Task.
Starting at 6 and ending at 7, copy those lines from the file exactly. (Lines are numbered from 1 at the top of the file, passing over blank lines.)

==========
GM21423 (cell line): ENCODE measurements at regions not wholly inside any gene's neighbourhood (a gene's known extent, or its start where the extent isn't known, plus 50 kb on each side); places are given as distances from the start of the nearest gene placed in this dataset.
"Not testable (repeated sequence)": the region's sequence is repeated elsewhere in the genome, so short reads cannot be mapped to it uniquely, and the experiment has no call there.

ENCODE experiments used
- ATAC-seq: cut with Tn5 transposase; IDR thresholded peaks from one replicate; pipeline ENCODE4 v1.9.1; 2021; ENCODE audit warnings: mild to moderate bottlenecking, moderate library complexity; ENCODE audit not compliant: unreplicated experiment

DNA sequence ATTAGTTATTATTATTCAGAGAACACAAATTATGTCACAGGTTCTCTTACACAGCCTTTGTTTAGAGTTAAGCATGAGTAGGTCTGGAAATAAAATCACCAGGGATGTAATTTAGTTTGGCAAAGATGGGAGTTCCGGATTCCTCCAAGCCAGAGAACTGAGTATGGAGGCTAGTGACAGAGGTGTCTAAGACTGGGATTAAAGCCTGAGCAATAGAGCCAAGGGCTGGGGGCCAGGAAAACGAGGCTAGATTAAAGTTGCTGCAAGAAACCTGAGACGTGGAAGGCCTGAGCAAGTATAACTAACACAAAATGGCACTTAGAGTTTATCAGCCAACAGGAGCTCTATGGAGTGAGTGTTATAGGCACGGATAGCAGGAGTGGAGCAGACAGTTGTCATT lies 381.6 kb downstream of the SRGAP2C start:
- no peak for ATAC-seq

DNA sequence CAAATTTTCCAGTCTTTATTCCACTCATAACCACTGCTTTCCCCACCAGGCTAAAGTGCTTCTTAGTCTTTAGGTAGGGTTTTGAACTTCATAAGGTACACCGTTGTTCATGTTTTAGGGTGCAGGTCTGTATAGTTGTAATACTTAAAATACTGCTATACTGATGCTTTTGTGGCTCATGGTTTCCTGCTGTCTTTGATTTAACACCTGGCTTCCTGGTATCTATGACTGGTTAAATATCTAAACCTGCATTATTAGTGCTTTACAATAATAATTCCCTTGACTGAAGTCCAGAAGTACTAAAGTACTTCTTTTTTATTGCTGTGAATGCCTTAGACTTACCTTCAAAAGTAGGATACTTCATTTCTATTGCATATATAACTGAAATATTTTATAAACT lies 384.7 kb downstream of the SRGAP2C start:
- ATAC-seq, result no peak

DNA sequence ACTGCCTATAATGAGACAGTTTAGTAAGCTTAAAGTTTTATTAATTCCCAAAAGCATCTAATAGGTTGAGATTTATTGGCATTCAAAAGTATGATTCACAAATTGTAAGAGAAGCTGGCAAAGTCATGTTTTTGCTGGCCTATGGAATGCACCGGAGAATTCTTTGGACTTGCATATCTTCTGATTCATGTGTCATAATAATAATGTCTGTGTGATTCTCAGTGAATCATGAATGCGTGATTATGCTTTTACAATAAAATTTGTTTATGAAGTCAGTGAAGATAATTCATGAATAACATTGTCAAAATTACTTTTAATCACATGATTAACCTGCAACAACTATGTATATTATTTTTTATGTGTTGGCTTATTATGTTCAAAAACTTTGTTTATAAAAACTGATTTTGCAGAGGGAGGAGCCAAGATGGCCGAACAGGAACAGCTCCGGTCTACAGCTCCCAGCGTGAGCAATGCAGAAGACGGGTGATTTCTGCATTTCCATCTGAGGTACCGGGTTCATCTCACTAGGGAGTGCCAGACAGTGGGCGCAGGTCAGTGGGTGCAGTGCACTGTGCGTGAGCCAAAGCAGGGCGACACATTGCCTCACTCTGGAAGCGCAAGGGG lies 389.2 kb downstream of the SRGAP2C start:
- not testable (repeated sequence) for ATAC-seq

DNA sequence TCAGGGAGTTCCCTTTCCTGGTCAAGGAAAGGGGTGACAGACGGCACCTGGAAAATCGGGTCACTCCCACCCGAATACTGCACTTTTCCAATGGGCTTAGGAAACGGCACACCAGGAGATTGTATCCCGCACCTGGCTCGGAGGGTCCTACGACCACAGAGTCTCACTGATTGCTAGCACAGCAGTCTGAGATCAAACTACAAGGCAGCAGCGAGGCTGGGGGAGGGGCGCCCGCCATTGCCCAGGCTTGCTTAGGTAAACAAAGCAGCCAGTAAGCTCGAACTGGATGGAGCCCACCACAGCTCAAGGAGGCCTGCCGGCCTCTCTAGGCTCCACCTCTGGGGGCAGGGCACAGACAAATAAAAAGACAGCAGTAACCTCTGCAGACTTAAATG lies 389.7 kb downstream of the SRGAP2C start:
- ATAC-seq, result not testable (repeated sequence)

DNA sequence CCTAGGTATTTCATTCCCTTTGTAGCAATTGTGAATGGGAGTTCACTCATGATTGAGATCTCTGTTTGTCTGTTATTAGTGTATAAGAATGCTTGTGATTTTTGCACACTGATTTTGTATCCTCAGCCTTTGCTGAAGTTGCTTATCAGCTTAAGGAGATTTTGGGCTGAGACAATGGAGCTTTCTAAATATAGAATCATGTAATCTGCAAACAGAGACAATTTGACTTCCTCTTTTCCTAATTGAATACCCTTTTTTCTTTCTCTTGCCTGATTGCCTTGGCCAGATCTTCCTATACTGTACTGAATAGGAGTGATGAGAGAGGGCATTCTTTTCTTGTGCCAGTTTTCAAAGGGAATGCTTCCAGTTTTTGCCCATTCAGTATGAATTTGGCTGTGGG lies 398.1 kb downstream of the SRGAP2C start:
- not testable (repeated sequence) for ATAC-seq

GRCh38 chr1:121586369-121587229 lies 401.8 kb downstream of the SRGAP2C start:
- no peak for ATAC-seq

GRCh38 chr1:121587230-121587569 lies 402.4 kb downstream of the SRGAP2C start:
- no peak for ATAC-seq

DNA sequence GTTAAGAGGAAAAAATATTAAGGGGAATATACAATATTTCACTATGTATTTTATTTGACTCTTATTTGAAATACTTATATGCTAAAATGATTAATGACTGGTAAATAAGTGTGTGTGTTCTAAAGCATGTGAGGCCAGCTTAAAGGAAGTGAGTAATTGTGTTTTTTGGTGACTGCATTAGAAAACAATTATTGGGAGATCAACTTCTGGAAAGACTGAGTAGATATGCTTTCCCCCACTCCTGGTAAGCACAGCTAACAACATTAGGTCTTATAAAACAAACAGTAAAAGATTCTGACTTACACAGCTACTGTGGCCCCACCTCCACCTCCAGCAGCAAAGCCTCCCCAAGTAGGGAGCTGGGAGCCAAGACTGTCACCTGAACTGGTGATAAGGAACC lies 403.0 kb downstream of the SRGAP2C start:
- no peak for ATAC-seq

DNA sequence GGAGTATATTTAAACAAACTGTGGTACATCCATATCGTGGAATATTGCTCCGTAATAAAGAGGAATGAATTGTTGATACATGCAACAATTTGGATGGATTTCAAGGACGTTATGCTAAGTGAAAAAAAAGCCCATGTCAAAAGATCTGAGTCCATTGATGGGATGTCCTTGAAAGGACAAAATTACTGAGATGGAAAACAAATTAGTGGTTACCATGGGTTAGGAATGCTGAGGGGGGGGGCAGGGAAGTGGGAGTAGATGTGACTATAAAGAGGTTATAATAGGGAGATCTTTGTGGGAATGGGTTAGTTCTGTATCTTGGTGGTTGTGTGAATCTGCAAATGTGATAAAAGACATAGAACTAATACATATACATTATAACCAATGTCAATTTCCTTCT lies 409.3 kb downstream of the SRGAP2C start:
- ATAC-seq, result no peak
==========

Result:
- no peak for ATAC-seq

DNA sequence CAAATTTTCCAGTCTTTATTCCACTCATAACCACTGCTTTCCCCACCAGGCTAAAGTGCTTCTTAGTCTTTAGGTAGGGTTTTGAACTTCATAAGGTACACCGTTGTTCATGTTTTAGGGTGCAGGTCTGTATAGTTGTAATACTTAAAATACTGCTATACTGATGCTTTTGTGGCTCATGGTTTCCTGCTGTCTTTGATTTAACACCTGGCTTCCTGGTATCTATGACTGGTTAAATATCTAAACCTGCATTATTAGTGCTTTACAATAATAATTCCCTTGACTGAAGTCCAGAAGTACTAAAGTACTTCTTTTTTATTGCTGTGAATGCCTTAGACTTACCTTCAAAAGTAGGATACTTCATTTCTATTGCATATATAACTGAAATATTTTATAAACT lies 384.7 kb downstream of the SRGAP2C start: